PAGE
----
- Add chicken to a baking pan, rub with 2 tablespoons of olive oil and season with baharat if using, salt, and pepper. Cover with foil and roast for 35-40 or until cooked through. If I’m using leg quarters I start checking at 30 minutes, and remove the wings and the breast and set aside so they don’t overcook. And cook the chicken quarters until the internal temp with an instant read thermometer is 165°F/74°C.
- Place under the broiler for 5-10 minutes or until you reach the desired color. There WILL be juices/stock at the bottom of the pan, you can use this to soak the bread if you wish.
- Meanwhile as the chicken is being roasted, heat 1 tablespoon of olive oil in a large pan over medium-low heat and add the nuts, cook for a minute or 2 until light brown then remove from the pan immediately (they will get darker as they sit on the plate, if making 2 different nuts cook each separately as they will brown at different rates).
- Add the remaining oil to the pan, and add the onions. Cook until the onions have wilted (not browned) about 10 minutes. Add 4 tablespoons of sumac, and mix it in. Remove from heat, and set aside.
- Place the flatbreads on a baking sheet, spread the onion mixture over the flatbreads and place 1-2 chicken pieces on top of each. Sprinkle with the remaining sumac, toasted nuts, and fresh parsley. Serve warm with a drizzle of lemon juice and a side of plain yogurt.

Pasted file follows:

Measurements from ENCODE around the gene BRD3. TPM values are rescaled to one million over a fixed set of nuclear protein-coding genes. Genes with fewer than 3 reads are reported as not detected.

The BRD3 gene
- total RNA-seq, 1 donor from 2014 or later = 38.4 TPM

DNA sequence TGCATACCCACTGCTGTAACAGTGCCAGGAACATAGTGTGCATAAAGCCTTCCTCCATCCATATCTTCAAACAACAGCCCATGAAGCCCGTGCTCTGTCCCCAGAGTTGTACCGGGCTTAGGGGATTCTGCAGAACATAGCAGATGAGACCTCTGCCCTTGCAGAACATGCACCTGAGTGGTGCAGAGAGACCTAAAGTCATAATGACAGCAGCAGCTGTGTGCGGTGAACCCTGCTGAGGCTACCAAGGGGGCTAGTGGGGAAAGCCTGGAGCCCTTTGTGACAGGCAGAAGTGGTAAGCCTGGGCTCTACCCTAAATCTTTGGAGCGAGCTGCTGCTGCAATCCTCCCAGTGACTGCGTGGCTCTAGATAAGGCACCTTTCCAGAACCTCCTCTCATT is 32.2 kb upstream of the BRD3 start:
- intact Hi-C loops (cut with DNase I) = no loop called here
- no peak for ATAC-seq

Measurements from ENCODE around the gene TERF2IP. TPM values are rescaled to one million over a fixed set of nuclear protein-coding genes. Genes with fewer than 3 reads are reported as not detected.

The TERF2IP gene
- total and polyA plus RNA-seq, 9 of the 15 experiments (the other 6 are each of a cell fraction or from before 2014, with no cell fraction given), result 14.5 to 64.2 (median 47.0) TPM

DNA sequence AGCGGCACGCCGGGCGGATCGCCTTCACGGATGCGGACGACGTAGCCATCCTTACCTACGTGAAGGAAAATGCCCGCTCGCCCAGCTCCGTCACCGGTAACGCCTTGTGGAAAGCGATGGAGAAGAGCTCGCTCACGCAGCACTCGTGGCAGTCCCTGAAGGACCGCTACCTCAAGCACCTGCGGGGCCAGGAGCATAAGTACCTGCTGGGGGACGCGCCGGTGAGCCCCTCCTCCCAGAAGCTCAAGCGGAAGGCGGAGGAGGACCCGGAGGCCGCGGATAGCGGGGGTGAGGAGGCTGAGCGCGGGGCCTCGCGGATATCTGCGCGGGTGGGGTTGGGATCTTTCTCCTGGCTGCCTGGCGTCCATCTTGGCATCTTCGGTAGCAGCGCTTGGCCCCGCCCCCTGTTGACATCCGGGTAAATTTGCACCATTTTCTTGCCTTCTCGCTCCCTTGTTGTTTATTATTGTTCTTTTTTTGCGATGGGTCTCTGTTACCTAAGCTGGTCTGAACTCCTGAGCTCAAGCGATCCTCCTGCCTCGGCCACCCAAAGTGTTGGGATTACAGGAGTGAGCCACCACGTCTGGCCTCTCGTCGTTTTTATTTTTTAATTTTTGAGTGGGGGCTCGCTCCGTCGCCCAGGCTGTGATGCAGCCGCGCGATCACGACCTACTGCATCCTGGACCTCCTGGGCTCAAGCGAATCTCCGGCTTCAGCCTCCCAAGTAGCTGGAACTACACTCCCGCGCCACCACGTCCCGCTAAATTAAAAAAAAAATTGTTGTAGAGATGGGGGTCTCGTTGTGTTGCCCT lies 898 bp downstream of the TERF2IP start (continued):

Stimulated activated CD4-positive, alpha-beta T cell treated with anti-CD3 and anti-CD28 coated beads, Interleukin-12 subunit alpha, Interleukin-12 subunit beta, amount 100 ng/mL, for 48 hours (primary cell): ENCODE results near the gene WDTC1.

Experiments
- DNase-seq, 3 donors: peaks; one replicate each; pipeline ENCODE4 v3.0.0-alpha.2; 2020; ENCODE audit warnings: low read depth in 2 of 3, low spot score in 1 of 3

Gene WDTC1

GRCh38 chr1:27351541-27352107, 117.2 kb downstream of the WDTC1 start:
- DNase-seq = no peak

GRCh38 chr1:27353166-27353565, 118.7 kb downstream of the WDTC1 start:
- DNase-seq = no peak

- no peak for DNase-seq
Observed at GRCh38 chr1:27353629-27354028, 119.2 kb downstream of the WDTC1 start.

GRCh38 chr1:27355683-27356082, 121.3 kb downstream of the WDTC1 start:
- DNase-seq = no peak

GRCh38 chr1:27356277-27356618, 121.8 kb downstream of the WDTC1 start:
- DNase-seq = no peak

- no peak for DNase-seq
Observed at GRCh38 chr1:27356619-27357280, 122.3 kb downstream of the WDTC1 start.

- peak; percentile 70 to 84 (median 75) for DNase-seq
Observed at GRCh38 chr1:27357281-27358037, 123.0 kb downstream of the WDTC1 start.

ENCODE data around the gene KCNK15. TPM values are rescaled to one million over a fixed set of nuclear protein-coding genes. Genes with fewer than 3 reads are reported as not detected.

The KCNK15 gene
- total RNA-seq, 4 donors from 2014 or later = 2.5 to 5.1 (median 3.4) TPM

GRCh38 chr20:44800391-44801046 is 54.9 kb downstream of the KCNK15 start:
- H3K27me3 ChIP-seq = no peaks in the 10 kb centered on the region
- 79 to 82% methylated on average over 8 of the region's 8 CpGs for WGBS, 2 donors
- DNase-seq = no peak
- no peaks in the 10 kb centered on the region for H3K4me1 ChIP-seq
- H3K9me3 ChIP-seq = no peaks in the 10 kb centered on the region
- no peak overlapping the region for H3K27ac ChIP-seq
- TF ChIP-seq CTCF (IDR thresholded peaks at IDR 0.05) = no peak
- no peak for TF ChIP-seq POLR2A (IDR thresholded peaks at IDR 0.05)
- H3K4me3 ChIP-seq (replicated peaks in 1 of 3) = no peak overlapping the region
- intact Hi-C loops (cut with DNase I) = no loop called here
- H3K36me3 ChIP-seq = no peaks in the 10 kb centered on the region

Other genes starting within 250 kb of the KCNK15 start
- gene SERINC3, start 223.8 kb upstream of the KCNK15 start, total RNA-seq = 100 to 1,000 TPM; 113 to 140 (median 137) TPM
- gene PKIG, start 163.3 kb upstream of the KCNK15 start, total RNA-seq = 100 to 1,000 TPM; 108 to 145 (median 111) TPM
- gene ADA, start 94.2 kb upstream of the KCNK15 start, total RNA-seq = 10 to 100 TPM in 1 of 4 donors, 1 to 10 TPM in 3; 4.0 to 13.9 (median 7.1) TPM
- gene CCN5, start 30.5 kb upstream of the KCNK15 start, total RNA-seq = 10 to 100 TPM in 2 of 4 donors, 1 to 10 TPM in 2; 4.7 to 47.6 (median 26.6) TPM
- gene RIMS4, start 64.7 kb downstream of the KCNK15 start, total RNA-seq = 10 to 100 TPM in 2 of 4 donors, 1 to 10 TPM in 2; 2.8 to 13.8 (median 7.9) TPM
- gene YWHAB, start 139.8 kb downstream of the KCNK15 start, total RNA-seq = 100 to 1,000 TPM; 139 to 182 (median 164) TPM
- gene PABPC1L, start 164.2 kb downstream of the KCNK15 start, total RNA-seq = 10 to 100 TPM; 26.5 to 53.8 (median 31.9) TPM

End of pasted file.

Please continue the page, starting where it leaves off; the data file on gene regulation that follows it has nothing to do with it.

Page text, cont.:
- Make it Vegetarian Friendly: Replace the chicken with thick slices of roasted eggplant or chunky cauliflower florets as a vegetarian alternative. Toss in the same spices as the chicken and roast at 425°F/200°C for 25 minutes for the cauliflower and 35 minutes for the eggplant. Serve the vegetables with the flatbread in the same way you would with the chicken.
- Sumac can be sourced at most Middle Eastern stores, or specialty retailers at the spice section. You can also find it on Amazon.
This website provides approximate nutrition information for convenience and as a courtesy only. Nutrition data is gathered primarily from the USDA Food Composition Database, whenever available, or otherwise other online calculators.